The Anglo-German Christmas Truce of 1914

It is hard to imagine that two warring sides, committed to the destruction of the other and suffering in appalling conditions, could find even a glimmer of a humanitarian impulse. Yet famously, on Christmas Day 1914, Germans and British soldiers along the Western Front laid down their arms in a brief truce.

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On 24 December 1914 German soldiers began to decorate their trenches along the Western Front with candles and Christmas tress and sing Christmas carols.

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Soon the soldiers were shouting Christmas greetings to one another and, in one of the most poignant moments in the war, troops from both sides exited their trenches and shared cigarettes and conversation with the enemy.

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On Christmas day a football match allegedly took place (the British won 3-2) and a barber offered haircuts to both sides at 2 cigarettes/cut. Note: The picture is not of that match, but British soldier playing behind the lines.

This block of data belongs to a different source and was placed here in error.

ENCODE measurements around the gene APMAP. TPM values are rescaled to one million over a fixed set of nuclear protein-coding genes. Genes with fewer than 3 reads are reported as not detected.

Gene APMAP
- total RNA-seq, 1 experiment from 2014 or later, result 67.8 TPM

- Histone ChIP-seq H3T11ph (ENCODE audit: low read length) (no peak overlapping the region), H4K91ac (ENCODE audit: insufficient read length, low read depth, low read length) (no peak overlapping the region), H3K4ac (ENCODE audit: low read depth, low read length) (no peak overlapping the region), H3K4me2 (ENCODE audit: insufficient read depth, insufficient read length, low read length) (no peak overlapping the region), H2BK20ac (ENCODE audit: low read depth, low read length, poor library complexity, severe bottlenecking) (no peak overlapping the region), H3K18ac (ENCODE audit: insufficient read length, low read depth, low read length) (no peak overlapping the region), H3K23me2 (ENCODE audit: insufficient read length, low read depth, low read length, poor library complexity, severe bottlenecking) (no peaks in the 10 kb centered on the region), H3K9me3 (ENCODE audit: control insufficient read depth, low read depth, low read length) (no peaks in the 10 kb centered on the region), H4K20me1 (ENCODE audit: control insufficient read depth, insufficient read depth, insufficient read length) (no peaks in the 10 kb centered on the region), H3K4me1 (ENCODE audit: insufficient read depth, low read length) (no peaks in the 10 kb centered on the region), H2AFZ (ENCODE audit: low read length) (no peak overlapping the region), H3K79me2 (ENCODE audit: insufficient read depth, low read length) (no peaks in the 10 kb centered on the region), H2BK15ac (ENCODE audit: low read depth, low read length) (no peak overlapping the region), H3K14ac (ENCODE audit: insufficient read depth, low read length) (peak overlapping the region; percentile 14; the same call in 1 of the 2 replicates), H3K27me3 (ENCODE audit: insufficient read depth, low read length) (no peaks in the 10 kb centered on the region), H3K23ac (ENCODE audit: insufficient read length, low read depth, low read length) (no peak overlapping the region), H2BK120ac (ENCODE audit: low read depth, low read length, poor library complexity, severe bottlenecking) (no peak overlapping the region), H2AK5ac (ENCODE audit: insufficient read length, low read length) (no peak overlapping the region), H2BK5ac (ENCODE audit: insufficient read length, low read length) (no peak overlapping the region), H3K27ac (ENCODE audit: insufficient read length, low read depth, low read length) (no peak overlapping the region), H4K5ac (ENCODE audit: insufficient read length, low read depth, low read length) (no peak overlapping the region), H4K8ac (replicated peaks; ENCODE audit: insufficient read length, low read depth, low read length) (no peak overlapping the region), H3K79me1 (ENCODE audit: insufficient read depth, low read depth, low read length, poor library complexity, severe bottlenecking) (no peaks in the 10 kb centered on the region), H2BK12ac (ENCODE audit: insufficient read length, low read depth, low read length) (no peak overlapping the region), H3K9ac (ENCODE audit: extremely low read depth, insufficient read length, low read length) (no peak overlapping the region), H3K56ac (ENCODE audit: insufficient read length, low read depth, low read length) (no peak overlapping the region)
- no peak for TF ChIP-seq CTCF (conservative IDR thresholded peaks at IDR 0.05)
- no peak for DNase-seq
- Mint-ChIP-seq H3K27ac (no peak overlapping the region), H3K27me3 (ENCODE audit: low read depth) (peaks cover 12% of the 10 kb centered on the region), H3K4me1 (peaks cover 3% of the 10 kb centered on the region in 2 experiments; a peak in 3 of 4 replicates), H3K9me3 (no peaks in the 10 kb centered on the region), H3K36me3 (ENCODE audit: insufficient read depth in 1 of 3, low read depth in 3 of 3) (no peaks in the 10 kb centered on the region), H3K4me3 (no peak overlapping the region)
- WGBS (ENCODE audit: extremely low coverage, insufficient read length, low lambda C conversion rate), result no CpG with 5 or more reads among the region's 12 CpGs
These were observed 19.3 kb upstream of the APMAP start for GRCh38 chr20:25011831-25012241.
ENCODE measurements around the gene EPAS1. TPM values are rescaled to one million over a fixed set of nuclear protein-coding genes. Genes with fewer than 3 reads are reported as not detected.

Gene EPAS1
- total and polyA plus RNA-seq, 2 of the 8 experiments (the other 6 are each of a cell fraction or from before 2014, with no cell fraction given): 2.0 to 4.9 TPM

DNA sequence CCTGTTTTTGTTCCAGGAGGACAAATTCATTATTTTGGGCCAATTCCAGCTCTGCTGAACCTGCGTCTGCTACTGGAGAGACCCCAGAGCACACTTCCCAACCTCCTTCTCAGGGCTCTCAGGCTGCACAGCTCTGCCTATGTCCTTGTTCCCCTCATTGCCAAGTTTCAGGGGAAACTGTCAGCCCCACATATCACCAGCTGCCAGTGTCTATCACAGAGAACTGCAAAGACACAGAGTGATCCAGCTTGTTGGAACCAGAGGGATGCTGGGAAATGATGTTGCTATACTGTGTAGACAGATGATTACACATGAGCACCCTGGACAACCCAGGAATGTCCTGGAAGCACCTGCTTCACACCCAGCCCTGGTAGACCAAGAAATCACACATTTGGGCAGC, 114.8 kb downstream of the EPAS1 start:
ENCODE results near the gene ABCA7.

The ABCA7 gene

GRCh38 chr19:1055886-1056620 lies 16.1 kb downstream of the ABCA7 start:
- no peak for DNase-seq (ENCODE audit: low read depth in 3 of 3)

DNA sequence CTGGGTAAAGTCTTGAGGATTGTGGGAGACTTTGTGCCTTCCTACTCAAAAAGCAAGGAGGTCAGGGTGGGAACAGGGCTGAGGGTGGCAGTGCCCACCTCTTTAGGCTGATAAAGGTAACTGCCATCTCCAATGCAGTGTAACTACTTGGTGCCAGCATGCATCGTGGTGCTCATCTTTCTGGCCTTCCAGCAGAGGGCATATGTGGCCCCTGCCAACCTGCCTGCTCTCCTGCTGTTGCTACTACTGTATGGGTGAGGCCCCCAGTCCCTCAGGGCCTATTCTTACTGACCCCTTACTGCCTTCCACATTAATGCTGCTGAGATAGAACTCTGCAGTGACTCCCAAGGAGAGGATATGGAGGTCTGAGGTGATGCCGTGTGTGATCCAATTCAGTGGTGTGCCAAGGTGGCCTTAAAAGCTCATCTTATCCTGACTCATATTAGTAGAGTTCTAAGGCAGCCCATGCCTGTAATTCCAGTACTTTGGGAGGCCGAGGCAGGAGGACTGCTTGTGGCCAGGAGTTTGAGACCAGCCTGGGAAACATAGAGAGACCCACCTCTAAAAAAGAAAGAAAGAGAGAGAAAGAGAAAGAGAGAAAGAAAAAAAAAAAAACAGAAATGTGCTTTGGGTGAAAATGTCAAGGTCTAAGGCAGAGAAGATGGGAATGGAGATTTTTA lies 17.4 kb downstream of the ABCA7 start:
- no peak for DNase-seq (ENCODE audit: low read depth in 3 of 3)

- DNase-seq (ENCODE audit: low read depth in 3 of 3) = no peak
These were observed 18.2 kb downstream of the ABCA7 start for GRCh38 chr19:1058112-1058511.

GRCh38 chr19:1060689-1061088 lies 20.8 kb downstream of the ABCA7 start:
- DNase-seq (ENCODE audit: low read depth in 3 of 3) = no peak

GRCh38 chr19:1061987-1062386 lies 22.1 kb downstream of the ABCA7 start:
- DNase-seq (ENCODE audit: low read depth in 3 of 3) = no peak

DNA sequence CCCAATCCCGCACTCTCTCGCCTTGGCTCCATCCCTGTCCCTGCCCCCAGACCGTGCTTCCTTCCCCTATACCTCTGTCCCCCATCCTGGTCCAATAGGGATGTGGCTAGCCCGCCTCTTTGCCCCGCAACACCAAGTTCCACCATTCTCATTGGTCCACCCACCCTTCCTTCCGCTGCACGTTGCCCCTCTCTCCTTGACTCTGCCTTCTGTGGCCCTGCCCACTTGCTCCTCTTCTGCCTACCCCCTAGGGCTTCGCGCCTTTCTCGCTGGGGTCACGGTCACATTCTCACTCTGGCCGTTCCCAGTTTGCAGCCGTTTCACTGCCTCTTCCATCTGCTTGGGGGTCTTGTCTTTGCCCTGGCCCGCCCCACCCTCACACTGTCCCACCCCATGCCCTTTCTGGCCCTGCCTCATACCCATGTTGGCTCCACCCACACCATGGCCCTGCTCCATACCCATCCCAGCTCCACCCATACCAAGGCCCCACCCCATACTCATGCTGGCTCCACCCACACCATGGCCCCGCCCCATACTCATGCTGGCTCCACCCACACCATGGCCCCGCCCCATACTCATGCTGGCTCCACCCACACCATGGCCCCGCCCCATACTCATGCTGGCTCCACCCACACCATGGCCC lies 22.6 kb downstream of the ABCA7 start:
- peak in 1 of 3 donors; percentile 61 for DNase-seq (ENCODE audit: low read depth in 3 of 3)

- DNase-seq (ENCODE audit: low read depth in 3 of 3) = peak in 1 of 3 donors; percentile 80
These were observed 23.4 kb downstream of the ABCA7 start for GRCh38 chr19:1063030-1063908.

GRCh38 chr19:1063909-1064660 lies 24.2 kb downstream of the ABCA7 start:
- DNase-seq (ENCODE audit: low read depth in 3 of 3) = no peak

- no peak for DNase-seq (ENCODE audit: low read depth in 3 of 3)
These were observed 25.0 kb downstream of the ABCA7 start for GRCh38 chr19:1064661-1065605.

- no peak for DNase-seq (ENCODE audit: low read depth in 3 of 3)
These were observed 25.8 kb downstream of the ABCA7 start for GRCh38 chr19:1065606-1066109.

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The Christmas truce was denounced by a young Adolf Hitler, then a corporal of the 16th Bavarian Reserve Infantry, as ‘not allowed.’

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The truce was reported back home, for example here in the Daily Mirror. However the truce was shortlived. To a young Hitler’s delight hostilities were soon resumed.

Alex Browne studied History at Kings College London and is an Assistant Editor at Made From History. He specializes in post-war history in the USA and Central America.